Five Questions with Mark Isaacson, Director, Water and Land Resources Division

MarkIsaacson1. What was your first role with King County?  I came to the county in the early 1990’s in the heady days after the Growth Management Act became state law.  I worked in the director’s office of the Department of Public Works as a program analyst on plans to meet the state mandated concurrency requirements for public facilities.  I came to that job as a city planner – and the attraction was taking the color maps of the county and working to build infrastructure considerations into the planning process.

2. What does Water and Land Resources Division do? The WLR Division staff protect and restore our natural resources and provide a safer place for King County residents.  Our programs are varied –perhaps the most diverse business lines of any in county government.  The division has excellent programs for flood protection, habitat restoration, stormwater control, water quality, monitoring and lab analysis, hazardous waste reduction, stewardship, noxious weed control, agriculture, forestry, and land acquisition.

3. What do you like most about your job as Division Director? The staff are dedicated, passionate, embrace challenges and solve problems. It is never dull because most people in this division are not afraid to innovate.  Our engineers are pioneering bioengineering along our river systems to protect people and restore habitat.  They are leaders in restoring wetlands and reconnecting floodplains.  The local hazardous waste staff redesigned their program to reach more residents who had not heard about hazardous chemicals and are working to get in place a pharmaceutical take back program.  Our environmental lab remains the top rated lab in the region.  We transfer development rights from rural and agricultural lands to cities to preserve our land base.  WLR pioneered a program that allows developers to spend mitigation dollars in areas where we need it most – improving our rivers, streams and sensitive habitat areas.  Our stormwater team received a glowing audit from the EPA, which was not easy. Then they used Lean concepts to be more efficient when managing our 1,000+ stormwater facilities.  The Division is a very impressive group of people.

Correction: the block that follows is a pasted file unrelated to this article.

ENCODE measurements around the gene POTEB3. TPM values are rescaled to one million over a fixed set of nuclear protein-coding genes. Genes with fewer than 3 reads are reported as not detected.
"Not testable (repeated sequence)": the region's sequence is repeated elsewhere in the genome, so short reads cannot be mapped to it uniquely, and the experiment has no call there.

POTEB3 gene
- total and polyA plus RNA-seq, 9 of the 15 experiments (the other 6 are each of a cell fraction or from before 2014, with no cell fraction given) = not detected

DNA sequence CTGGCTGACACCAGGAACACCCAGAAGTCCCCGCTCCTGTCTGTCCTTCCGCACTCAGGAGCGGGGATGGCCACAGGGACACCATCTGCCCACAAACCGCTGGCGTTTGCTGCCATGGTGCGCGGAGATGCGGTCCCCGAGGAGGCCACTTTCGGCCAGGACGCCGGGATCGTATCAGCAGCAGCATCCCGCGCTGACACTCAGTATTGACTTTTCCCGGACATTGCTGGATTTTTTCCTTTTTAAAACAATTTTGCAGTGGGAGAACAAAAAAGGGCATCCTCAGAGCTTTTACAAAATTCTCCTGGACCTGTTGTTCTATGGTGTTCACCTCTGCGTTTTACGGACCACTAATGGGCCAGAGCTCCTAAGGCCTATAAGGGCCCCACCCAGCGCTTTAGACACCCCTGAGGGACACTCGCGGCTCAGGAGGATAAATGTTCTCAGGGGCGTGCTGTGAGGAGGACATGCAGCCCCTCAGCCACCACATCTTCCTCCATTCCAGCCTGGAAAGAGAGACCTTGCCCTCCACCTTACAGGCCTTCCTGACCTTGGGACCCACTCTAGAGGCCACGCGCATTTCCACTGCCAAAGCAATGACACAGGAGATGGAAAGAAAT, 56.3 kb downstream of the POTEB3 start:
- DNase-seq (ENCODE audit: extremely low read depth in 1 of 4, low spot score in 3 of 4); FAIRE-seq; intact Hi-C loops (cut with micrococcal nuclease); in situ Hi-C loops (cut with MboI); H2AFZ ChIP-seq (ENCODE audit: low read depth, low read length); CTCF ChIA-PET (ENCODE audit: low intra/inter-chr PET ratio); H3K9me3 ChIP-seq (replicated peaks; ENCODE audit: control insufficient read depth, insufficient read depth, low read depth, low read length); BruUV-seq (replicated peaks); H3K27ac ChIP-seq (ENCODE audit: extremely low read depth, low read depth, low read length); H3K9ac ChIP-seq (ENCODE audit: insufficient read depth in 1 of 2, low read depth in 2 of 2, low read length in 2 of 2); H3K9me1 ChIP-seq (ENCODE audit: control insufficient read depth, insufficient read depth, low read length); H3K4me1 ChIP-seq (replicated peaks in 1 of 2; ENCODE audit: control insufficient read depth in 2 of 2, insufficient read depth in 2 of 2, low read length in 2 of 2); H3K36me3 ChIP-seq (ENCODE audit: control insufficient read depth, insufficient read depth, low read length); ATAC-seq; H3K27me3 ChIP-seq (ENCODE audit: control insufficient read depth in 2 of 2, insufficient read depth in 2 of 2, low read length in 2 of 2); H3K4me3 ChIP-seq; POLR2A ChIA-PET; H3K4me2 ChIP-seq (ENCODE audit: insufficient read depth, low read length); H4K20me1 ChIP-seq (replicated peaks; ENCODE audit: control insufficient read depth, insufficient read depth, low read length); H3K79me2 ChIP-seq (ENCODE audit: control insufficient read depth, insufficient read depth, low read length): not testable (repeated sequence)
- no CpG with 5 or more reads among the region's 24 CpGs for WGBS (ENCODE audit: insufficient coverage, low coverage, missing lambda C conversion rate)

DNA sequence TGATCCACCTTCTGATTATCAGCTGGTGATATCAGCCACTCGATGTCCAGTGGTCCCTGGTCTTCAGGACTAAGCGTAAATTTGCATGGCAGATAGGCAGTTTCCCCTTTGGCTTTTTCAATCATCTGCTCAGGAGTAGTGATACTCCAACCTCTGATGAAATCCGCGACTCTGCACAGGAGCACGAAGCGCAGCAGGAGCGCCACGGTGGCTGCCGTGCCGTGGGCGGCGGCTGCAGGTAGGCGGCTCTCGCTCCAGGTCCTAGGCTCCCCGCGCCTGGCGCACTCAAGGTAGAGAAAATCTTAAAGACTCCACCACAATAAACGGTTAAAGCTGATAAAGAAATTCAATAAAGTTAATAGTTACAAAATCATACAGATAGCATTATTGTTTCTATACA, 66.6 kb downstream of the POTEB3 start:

4. What is the biggest challenge in your job? At an operational level, my job is to set a constructive pace and tone, provide a unifying direction, and position people to succeed.  But at a policy or political level, the challenges are different.  The WLR division handles many goals and aspirations that are important to the public.  Sometimes those goals may collide and must be sorted out without too much disruption.  It’s fun and sometimes I succeed, and frankly, sometimes I don’t.  Either way, I love the job and am blessed to come to work every day with such impressive people doing such important work.

What is your main goal for 2014? Develop a budget that works.  My main goal is to have a clear budget that recognizes some practical limitations, is responsive to community desires, and prioritizes the most important work.  It is one important tool to hold me accountable for our performance.